General Question

Eggie's avatar

What would happen if a person ate food that has fly eggs?

Asked by Eggie (5087 points ) 1 month ago

Yesterday evening at work, there was a box of the school lunch meal that was left on the office desk. It was chinese and I had some at lunchtime and it tasted really good, so when I saw the other box there in the evening, I asked if I could eat it. The secretary said ok. When I opened the box, I inspected the food and saw that it had about four clusters of fly eggs around the meat in the food. I immediately told the secretary about it and I threw it away. I was just wondering what would have happened if I ingested the food. Would I have to go to the E.R?

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7 Answers

zenvelo's avatar

The fly eggs wouldn’t make you sick,nor would you have gotten maggoty. You might have gotten sick because the food had spoiled, food left out that long has had plenty of time for bacteria to grow.

Lightlyseared's avatar

They could cause intestinal myiasis where the eggs hatch in the gut.

Mimishu1995's avatar

I don’t know what would happen if you ate the fly eggs but the sight of those eggs already indicated that the food was spoiled, or at least had been “used” by flies. Now you have the answer.

josie's avatar

I suspect that all of us at some point in our lives have eaten fly eggs, and possibly worse.

Adirondackwannabe's avatar

There are standards for how much of this stuff is allowed in food.

CWOTUS's avatar

@josie and @Adirondackwannabe FTW.

There is no such thing as “perfectly untainted” food, no matter how fresh or carefully prepared. There are acceptance criteria, however, for “how much is too much”.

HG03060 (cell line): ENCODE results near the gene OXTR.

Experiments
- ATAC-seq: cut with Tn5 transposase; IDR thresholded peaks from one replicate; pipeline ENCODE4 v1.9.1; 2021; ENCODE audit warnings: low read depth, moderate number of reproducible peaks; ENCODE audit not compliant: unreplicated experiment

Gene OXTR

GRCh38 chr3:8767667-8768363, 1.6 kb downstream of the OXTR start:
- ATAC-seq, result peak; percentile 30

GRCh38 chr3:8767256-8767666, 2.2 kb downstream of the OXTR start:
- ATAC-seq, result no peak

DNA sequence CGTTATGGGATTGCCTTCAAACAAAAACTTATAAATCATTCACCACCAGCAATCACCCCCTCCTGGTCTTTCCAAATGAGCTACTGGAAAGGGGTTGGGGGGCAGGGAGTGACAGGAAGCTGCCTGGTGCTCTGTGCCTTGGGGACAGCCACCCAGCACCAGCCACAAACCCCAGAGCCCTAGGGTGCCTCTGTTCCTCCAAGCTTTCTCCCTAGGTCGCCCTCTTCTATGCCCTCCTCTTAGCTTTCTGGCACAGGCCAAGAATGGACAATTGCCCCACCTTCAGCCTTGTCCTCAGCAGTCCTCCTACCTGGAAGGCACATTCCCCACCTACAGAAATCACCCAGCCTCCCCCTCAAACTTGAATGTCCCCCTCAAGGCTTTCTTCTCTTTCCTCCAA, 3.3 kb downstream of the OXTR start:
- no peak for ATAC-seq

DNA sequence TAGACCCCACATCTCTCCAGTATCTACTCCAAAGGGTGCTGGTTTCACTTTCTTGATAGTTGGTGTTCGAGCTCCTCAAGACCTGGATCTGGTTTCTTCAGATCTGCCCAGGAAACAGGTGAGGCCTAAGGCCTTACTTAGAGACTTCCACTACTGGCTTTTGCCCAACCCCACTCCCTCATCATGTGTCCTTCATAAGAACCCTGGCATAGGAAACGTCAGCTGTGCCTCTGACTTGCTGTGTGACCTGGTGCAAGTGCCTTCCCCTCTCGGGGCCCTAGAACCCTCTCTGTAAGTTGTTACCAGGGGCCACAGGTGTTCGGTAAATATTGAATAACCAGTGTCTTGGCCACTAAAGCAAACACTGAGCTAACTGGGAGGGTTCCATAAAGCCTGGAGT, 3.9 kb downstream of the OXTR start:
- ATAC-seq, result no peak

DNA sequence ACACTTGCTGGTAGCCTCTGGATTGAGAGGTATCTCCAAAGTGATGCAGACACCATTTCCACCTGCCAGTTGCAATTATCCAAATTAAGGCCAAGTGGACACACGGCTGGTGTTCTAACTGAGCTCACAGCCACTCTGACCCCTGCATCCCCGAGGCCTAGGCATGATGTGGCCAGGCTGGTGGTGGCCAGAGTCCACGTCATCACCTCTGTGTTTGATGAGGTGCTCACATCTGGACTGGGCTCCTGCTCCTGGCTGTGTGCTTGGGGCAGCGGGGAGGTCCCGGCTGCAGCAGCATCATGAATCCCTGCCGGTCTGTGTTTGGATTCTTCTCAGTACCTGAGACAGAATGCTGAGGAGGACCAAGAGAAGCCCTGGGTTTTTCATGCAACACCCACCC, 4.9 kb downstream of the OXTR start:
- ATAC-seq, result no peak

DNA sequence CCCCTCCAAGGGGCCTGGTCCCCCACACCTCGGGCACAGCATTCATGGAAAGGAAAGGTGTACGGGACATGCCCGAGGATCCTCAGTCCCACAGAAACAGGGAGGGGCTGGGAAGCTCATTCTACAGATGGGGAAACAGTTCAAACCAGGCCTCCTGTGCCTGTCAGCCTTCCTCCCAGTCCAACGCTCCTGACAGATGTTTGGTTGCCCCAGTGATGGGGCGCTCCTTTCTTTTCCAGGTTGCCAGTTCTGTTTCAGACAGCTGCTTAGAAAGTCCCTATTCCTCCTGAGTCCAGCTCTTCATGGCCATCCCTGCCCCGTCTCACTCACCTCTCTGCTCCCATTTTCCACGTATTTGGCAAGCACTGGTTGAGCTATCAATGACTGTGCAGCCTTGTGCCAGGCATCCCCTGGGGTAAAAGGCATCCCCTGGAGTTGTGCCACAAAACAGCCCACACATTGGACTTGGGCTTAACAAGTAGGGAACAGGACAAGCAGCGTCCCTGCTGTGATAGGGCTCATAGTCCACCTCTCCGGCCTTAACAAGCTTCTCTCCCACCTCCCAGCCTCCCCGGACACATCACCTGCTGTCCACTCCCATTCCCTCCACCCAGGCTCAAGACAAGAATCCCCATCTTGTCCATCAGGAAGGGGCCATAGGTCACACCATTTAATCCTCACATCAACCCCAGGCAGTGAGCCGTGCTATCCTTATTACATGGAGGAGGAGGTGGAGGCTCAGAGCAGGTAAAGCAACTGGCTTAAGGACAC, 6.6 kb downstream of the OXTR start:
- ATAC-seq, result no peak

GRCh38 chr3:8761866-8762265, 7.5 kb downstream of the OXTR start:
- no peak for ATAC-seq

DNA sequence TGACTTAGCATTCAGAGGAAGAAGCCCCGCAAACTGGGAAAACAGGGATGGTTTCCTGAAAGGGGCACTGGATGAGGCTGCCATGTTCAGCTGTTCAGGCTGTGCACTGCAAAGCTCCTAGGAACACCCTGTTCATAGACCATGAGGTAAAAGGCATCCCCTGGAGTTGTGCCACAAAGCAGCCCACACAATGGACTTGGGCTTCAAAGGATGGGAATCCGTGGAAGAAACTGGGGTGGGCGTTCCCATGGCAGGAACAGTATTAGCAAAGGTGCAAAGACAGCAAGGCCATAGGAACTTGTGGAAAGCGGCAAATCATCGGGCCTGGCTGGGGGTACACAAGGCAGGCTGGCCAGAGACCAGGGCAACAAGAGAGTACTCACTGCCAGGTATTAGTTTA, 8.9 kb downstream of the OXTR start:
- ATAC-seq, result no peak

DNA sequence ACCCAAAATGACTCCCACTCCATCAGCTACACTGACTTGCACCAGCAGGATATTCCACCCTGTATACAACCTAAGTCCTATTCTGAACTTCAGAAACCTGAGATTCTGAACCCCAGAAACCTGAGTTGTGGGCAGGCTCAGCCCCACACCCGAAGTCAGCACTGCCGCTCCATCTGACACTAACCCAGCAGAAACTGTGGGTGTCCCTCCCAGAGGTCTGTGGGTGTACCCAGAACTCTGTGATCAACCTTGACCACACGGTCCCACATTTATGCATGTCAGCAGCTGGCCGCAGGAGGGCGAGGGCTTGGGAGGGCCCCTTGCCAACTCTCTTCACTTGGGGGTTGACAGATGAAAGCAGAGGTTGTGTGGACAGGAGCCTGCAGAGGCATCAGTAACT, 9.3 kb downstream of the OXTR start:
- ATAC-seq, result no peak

A prepared lunch that had been left in the open air, whether covered or not, for over four hours (from lunchtime to quitting time at most offices) would have caused more risk from bacteria, as @zenvelo noted, than any insect infestation.

Finally, to answer the direct question – and maybe with an answer that you don’t like, but which follows from the above – practically everything that you eat has some infestation of some kind, and usually nothing happens. In days before refrigeration, maggoty food was common on ships, where new supplies could not be obtained on long voyages, and most of the sailors were not sickened by that. The acceptance criteria for “how much infestation is allowable” is far, far below what people have dealt with in the past.

Symbeline's avatar

As far as fly eggs go, your stomach acid, I presume, would destroy them. They could never hatch inside you. As already stated, I’d be a lot more worried about bacteria from spoiled food.

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